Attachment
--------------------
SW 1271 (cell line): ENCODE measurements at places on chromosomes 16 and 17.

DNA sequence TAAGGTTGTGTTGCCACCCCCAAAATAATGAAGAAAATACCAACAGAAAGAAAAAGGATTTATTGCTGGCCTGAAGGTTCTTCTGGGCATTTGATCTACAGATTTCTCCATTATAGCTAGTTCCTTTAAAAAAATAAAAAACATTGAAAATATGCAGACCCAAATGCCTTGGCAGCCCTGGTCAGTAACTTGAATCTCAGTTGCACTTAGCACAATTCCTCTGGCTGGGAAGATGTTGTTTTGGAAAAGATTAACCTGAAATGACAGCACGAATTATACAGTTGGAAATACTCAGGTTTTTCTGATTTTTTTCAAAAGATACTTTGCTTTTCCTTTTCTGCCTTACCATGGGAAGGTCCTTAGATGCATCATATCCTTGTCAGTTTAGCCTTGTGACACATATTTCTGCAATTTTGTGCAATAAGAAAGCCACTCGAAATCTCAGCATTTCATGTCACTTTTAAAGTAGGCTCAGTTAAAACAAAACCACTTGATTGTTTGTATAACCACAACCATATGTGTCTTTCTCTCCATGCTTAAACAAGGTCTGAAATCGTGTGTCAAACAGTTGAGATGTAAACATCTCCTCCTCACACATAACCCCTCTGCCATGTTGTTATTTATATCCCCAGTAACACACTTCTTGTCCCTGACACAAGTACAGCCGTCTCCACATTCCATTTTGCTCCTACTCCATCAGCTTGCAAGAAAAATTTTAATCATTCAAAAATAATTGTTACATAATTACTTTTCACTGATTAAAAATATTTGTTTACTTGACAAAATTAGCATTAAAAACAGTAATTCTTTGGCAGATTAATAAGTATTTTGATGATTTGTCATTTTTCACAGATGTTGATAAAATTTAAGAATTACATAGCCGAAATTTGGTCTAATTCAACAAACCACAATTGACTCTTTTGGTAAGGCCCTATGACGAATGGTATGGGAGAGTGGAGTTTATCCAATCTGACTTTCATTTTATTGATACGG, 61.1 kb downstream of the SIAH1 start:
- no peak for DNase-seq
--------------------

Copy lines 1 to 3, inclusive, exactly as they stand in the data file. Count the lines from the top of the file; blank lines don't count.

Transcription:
SW 1271 (cell line): ENCODE measurements at places on chromosomes 16 and 17.

DNA sequence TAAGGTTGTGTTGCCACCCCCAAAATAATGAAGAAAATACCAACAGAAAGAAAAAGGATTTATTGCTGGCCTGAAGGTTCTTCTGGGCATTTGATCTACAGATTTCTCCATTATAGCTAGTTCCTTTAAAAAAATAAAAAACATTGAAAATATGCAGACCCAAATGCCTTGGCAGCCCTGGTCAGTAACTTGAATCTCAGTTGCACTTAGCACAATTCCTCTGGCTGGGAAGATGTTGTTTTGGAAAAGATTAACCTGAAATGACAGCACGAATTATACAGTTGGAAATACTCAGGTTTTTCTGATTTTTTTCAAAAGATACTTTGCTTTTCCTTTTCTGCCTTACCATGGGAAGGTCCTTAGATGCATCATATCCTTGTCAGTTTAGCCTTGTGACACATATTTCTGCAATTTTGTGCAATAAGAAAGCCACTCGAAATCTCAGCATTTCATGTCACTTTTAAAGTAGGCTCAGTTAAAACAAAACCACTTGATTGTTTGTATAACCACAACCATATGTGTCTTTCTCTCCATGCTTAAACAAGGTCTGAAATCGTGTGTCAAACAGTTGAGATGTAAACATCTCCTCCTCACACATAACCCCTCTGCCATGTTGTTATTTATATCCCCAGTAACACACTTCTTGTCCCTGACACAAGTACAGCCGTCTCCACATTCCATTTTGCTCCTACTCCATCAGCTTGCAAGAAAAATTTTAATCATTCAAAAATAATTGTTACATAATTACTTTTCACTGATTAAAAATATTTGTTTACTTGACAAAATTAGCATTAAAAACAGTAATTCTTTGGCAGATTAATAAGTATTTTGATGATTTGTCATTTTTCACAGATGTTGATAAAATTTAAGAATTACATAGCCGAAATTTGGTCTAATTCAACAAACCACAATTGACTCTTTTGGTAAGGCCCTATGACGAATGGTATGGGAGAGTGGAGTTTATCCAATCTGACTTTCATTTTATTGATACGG, 61.1 kb downstream of the SIAH1 start:
- no peak for DNase-seq